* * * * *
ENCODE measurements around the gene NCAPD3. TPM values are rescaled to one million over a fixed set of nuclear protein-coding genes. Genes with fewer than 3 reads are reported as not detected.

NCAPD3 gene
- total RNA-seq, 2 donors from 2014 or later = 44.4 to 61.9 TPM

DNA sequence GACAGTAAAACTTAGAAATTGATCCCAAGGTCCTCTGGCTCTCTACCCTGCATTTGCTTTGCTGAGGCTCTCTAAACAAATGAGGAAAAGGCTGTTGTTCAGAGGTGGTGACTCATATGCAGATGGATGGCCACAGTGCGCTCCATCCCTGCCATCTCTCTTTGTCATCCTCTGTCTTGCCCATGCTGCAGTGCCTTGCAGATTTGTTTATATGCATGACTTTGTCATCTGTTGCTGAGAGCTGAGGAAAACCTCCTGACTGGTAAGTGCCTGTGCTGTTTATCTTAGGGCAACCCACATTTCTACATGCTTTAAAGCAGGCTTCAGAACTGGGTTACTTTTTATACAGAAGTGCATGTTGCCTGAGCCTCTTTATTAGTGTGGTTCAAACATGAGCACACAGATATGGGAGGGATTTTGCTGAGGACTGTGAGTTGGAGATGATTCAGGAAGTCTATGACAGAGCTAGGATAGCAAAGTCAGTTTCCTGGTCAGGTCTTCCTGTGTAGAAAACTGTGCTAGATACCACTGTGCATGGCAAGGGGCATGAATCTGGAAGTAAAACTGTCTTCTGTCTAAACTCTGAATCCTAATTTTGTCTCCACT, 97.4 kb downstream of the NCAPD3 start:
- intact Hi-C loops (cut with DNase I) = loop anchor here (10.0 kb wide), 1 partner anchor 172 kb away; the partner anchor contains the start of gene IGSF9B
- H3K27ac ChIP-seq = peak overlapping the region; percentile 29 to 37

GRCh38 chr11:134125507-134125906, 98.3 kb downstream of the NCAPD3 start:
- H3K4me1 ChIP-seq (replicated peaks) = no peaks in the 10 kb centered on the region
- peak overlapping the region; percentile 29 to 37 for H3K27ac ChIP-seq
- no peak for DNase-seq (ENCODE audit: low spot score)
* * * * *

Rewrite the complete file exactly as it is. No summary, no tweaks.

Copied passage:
ENCODE measurements around the gene NCAPD3. TPM values are rescaled to one million over a fixed set of nuclear protein-coding genes. Genes with fewer than 3 reads are reported as not detected.

NCAPD3 gene
- total RNA-seq, 2 donors from 2014 or later = 44.4 to 61.9 TPM

DNA sequence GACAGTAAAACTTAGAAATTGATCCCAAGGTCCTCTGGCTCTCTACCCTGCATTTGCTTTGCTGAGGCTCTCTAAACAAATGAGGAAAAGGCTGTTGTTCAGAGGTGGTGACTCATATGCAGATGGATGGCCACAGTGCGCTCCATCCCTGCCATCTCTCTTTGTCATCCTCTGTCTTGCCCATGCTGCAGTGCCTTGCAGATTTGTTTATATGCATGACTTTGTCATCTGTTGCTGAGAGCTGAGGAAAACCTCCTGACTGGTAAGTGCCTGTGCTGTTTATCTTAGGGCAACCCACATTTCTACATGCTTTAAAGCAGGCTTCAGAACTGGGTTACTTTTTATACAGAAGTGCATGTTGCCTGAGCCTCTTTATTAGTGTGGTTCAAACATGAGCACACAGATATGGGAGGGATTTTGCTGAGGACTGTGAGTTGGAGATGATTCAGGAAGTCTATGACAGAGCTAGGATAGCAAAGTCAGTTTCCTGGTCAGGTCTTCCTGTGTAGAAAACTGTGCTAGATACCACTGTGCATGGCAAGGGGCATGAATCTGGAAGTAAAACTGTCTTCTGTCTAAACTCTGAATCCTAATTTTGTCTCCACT, 97.4 kb downstream of the NCAPD3 start:
- intact Hi-C loops (cut with DNase I) = loop anchor here (10.0 kb wide), 1 partner anchor 172 kb away; the partner anchor contains the start of gene IGSF9B
- H3K27ac ChIP-seq = peak overlapping the region; percentile 29 to 37

GRCh38 chr11:134125507-134125906, 98.3 kb downstream of the NCAPD3 start:
- H3K4me1 ChIP-seq (replicated peaks) = no peaks in the 10 kb centered on the region
- peak overlapping the region; percentile 29 to 37 for H3K27ac ChIP-seq
- no peak for DNase-seq (ENCODE audit: low spot score)